HOPE – The five-member Hope Plan Commission has unanimously agreed to give an unfavorable recommendation to a rezoning request regarding a proposed two-store retail complex.
Nearly 50 people attended a public hearing sponsored by the commission Monday regarding the proposed $2.5 million Dollar Tree and Family Dollar combo store. Tharp Investment Group of Indianapolis wants to construct the stores on the southeast corner of Main Street (State Road 9) and South Street, and is asking for the property to be rezoned from residential to business.
Of the 15 individuals who addressed the commission, not a single person spoke in favor of the proposed 10,500 square foot retail development. The top concern expressed by both commission members and the audience was the safety of children.
Several in the audience said kids use the east side of Main Street in front of the proposed development site to walk to and from the Flat Rock-Hawcreek schools, In addition, members of Hauser High School’s cross-country team use the front of the property along Main Street for practice running.
Lisa Kelley, who lives near the proposed development on South Street, told Tharp Vice President and general counsel William T. Niemier she is “livid” his firm is even considering putting retail stores on the hilly parcel.
“I don’t know how many times I’ve seen people come up to the corner of South and (State Road) 9 and almost hit some of the kids,” Kelley told Niemier. “Come and sit on our front porch when these (Hauser) cross-country runners are trying to run. I just fear there will be a death there.”
On the east side of the proposed development is a swimming pool used by many local children. Hope resident Andy Kilps said the young people who visit the pool will be in danger of being struck by increased traffic.
While Niemier said his company would install a 6-foot-wide asphalt activity path next to the retail development on both South and Main streets, it did little to alleviate concerns about child safety.
Hope Town Council and commission member Ed Johnson said a daycare center is located across the street from the proposed development. After Johnson expressed his concern about the safety of the preschool kids and their parents, Niemier’s response was “this would be a great location for them to purchase their crafts.”
His remark elicited a subdued, but negative reaction from the audience, as did the attorney’s description of the hilly parcel as “a perfect location for development.”
Former Community Center of Hope board president Joanna Tucker described South and Main streets as the second most dangerous intersection in the town of 2,100 residents. Tucker and several other residents, including Johnson, said the proposed development would make traffic congestion much worse.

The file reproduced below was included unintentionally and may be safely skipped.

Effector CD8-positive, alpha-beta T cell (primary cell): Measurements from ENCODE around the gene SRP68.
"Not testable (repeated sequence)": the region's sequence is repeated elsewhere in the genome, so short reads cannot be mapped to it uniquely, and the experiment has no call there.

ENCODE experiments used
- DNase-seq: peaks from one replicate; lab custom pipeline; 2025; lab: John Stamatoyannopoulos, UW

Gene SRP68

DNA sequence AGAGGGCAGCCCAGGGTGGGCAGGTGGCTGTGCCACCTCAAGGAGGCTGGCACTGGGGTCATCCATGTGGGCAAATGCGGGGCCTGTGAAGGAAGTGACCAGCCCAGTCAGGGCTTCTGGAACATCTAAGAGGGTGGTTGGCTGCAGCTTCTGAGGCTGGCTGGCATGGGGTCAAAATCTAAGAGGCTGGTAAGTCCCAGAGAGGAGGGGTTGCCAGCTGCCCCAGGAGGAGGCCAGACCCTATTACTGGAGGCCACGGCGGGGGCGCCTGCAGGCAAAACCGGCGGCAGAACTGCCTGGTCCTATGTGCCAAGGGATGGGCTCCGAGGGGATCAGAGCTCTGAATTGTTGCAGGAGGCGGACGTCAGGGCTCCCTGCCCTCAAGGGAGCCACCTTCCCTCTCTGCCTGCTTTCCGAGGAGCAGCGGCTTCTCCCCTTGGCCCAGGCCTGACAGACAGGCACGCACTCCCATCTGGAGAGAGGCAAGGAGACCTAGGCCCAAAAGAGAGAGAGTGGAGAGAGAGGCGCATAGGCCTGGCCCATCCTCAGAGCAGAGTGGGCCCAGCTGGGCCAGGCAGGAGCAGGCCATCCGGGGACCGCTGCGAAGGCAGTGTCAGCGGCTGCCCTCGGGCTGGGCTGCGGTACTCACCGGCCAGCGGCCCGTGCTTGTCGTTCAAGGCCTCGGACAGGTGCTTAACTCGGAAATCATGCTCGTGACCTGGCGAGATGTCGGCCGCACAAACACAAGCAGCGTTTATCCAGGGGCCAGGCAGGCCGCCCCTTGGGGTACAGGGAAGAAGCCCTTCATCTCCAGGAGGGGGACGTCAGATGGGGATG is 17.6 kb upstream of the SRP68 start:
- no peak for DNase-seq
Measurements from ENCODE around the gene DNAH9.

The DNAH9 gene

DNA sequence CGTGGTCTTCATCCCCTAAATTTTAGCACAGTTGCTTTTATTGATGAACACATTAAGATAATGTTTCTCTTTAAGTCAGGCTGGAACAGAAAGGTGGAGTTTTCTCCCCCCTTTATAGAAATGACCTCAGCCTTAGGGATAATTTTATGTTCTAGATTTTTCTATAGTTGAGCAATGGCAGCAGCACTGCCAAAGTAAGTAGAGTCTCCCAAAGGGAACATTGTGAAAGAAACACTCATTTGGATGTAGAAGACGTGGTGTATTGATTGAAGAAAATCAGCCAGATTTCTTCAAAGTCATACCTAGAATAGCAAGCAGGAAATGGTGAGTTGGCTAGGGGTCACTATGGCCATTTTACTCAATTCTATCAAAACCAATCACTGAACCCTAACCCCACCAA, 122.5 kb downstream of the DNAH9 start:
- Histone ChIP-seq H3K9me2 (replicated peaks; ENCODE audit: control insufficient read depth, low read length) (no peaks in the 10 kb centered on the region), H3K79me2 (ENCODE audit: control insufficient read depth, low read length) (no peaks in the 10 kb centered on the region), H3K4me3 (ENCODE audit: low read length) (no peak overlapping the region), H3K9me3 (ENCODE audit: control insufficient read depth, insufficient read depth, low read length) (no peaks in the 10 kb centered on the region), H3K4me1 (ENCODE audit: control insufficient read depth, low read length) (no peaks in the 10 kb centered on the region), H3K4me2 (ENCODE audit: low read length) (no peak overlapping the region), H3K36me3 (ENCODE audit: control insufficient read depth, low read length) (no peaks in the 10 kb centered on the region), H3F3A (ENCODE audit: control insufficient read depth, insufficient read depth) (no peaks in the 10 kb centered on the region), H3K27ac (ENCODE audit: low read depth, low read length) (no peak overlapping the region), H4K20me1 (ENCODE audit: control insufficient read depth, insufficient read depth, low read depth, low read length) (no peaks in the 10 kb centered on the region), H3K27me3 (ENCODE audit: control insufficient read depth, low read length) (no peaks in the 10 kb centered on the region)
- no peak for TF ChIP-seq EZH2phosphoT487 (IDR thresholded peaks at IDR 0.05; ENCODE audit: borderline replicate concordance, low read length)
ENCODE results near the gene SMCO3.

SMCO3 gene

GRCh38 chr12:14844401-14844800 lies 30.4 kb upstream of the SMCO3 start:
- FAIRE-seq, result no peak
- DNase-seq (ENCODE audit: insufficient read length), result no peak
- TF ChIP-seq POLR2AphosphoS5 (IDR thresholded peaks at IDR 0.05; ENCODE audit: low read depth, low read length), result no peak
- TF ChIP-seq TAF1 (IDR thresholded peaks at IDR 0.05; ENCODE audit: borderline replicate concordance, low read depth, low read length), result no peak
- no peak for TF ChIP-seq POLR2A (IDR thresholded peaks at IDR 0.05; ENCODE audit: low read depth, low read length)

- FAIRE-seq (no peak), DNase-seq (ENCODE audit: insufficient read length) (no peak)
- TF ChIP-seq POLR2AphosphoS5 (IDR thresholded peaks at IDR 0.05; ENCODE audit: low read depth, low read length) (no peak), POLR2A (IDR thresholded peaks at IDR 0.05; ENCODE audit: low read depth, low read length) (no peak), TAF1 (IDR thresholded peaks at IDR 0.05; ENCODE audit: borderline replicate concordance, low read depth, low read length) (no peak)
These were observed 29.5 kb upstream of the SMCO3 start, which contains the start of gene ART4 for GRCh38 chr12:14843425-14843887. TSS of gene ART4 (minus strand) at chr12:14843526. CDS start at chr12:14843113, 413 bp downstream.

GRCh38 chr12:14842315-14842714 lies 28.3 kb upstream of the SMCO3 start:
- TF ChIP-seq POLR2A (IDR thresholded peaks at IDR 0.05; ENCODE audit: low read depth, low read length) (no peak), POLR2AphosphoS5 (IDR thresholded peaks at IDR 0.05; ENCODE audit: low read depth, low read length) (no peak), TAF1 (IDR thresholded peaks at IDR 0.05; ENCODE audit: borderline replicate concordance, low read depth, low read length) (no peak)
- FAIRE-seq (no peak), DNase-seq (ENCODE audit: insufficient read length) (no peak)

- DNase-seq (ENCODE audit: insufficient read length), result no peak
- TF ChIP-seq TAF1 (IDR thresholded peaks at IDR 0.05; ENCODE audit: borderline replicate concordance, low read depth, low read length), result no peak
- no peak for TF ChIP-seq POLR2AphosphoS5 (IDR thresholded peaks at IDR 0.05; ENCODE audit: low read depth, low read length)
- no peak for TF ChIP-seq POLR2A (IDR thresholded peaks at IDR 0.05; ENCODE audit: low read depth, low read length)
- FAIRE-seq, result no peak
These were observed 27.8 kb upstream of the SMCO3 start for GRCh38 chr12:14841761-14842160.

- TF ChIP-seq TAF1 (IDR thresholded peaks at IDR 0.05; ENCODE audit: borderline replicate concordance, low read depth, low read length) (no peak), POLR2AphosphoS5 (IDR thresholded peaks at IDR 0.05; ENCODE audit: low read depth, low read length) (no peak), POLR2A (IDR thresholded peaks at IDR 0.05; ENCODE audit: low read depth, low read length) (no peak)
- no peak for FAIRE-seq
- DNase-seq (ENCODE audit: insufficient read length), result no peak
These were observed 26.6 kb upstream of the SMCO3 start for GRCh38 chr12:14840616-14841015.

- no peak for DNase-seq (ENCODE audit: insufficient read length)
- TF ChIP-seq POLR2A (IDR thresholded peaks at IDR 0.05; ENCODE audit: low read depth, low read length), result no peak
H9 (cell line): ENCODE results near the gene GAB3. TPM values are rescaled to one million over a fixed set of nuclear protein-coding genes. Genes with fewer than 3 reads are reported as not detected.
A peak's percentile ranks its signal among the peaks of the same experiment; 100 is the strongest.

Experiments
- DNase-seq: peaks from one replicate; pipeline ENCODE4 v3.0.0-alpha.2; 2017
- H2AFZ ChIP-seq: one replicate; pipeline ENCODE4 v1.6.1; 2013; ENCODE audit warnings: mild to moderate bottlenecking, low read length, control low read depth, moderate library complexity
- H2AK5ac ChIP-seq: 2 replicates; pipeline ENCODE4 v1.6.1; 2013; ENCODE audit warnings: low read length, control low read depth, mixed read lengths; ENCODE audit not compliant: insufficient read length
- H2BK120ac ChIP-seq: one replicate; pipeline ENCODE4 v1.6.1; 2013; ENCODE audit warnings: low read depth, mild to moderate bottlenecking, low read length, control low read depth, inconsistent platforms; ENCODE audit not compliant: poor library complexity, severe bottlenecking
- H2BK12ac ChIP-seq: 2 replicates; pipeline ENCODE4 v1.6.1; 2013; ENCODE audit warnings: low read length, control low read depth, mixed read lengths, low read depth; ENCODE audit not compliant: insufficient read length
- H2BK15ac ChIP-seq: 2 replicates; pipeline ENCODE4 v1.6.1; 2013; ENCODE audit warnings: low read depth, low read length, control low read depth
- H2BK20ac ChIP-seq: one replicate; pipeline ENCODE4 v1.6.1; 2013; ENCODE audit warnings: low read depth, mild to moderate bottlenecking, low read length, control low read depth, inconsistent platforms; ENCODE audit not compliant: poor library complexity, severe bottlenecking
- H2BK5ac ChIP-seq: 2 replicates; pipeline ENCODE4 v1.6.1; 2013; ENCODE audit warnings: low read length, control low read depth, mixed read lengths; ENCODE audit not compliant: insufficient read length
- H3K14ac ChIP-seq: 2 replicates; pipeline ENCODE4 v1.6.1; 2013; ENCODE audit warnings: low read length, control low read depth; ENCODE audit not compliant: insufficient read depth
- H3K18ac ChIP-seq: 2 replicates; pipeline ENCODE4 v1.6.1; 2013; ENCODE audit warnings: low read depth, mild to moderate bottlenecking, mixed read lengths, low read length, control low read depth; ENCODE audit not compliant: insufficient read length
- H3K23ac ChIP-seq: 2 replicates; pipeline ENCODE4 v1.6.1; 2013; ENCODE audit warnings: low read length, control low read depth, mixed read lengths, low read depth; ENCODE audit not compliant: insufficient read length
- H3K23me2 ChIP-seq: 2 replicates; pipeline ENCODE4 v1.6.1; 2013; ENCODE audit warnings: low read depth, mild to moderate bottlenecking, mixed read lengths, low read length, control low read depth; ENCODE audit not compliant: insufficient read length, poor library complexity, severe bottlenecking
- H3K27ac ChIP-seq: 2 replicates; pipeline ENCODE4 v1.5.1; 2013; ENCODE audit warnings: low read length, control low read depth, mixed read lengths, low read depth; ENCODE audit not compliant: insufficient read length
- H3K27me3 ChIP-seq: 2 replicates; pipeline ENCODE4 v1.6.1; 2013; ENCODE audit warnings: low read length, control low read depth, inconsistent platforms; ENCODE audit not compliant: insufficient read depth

Retired Hope dentist and Flat Rock-Hawcreek School Board member Dr. John Harker said one of the parameters the planning commission was obligated to consider while considering the rezoning is “undue traffic congestion.”
“I think that point, in itself, is enough to deny this rezoning request,” Harker said.
Commission member Randy Sims expressed two major concerns.
“Right now, you are coming down State Road 9 and see a nice and open corridor,” Sims said. “But where you’ve got this thing sitting, it’s just going to block the view and vision of State Road 9. The other concern is the effect of property values on adjacent properties.”
Hope resident Gary Dodd, who owns several parcels of land along Main Street, said he was certain neighboring property values would drop if the retail development were approved.
While Niemier said his company considered multiple sites in Hope, Dodd said he was never approached in regard to his properties.
Hope resident Megan Brummett expressed multiple concerns that include storm drainage, light pollution, dumpsters and idling semis.
Tucker reminded the commission that another investor had wanted to purchase the former location of Clouse’s Market near the town square to build a Family Dollar store about 10 years ago.
“We turned them down,” Tucker said. “We already had everything that Family Dollar was going to sell with the Dollar General. Since then, our Dollar General has become a better store by providing groceries.”
Dollar General has maintained a presence in Hope since 1999.
“We have other needs in our community where we can bring in a new business that would have more benefit,” Hope resident Alison Wold told commission members.
The house on the 1.47 acres parcel of land, located at 10021 N. State Road 9, would have to be either torn down or moved to make way for the retail stores, Niemier said.
But the residence is built around a log cabin constructed in 1839 by one of Hope’s founding fathers, said Jessica Deckard of the Yellow Trail Museum. That hidden cabin is registered as an historic structure at both the state and federal levels, she said.
The unfavorable recommendation will be brought to the Hope Town Council for their final consideration at 5:30 p.m. on Tuesday, Dec 19.